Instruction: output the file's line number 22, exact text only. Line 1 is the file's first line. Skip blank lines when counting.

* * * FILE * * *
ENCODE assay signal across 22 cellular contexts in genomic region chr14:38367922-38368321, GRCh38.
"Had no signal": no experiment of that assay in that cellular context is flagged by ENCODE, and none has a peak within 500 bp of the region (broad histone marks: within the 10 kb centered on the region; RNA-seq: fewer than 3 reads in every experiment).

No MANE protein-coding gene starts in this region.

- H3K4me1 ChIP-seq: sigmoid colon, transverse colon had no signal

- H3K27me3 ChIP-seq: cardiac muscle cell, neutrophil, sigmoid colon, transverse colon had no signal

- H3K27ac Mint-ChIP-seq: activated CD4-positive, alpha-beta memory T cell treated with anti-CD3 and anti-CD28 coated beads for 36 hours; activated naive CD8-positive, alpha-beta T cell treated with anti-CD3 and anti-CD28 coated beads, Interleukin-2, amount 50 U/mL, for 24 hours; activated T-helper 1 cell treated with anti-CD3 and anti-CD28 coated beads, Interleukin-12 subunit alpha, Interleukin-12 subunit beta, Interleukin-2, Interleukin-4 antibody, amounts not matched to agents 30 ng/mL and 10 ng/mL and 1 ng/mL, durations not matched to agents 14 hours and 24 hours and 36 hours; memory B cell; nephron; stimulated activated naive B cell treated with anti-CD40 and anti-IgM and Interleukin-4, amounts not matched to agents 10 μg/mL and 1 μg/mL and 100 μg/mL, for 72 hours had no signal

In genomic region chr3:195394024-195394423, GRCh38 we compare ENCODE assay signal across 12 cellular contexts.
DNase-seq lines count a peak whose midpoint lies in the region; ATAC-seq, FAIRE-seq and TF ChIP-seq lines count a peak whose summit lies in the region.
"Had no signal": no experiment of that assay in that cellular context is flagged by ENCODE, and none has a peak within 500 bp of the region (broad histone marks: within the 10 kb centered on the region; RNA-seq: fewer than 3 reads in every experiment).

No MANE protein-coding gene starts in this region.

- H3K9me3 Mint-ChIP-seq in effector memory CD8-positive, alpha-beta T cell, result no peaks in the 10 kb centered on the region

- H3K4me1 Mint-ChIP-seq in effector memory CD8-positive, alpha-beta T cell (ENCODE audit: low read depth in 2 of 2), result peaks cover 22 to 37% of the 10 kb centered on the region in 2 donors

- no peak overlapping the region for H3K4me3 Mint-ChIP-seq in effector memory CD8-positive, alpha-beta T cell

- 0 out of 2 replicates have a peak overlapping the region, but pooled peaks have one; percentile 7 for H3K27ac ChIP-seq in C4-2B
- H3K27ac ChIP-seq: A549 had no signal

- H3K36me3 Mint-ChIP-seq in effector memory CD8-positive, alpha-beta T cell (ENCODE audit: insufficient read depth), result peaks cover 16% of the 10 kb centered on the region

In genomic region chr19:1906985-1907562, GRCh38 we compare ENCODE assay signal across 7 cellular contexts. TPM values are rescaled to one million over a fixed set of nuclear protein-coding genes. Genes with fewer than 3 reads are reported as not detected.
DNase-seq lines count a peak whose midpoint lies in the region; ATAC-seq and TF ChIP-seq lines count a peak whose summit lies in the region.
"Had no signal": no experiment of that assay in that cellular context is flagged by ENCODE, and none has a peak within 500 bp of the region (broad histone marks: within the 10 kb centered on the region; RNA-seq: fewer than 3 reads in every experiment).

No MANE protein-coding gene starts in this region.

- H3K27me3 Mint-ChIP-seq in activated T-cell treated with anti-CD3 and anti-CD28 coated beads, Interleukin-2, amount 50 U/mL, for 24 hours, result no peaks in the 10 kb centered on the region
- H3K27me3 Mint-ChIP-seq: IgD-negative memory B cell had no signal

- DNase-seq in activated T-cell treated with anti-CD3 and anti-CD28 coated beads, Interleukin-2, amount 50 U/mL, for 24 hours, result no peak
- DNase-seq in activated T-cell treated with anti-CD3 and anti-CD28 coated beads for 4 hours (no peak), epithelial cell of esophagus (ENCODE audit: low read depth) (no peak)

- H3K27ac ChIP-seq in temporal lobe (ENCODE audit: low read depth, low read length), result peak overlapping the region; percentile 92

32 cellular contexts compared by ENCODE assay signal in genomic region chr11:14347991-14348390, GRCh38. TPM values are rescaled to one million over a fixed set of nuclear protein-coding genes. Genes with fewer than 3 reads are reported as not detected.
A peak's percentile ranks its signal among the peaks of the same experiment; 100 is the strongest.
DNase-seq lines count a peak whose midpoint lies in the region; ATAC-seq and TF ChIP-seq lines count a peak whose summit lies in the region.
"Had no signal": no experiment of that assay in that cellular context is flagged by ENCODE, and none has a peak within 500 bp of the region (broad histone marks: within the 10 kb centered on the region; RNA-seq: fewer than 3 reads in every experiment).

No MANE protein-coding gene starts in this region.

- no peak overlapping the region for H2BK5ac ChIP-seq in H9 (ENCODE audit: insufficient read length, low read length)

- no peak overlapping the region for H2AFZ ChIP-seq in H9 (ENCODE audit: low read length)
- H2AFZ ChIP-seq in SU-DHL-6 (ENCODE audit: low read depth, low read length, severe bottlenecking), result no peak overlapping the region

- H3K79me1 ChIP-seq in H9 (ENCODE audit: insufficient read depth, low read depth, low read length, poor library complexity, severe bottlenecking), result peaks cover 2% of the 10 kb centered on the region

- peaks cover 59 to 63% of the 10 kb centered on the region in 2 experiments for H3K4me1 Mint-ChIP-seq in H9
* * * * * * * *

- H3K27me3 Mint-ChIP-seq: IgD-negative memory B cell had no signal